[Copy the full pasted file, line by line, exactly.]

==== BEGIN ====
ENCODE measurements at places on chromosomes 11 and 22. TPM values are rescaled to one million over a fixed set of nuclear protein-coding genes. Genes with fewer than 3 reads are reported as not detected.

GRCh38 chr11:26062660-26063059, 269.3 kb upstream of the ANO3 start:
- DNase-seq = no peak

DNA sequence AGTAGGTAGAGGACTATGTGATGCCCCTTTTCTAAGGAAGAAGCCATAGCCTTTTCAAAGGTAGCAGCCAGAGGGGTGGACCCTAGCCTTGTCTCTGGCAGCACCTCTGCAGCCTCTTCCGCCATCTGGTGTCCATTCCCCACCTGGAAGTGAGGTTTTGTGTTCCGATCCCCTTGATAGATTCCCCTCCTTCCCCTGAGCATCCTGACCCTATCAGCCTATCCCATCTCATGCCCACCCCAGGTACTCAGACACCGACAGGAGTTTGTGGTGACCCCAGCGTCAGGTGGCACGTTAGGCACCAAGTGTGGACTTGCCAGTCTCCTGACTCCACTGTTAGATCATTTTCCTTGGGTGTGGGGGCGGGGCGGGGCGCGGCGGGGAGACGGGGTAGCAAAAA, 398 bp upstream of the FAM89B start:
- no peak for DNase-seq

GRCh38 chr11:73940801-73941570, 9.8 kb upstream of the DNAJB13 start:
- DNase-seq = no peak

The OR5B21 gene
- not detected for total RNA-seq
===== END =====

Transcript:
ENCODE measurements at places on chromosomes 11 and 22. TPM values are rescaled to one million over a fixed set of nuclear protein-coding genes. Genes with fewer than 3 reads are reported as not detected.

GRCh38 chr11:26062660-26063059, 269.3 kb upstream of the ANO3 start:
- DNase-seq = no peak

DNA sequence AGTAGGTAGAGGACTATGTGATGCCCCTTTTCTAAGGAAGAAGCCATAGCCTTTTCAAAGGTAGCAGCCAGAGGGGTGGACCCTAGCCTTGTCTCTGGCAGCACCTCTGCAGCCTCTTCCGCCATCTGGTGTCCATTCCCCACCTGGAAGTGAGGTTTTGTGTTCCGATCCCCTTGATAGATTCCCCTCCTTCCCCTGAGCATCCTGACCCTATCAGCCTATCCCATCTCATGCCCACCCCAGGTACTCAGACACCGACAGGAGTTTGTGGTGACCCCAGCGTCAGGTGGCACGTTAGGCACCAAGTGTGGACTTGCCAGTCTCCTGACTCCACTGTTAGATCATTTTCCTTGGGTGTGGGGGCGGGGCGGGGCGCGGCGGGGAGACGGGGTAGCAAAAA, 398 bp upstream of the FAM89B start:
- no peak for DNase-seq

GRCh38 chr11:73940801-73941570, 9.8 kb upstream of the DNAJB13 start:
- DNase-seq = no peak

The OR5B21 gene
- not detected for total RNA-seq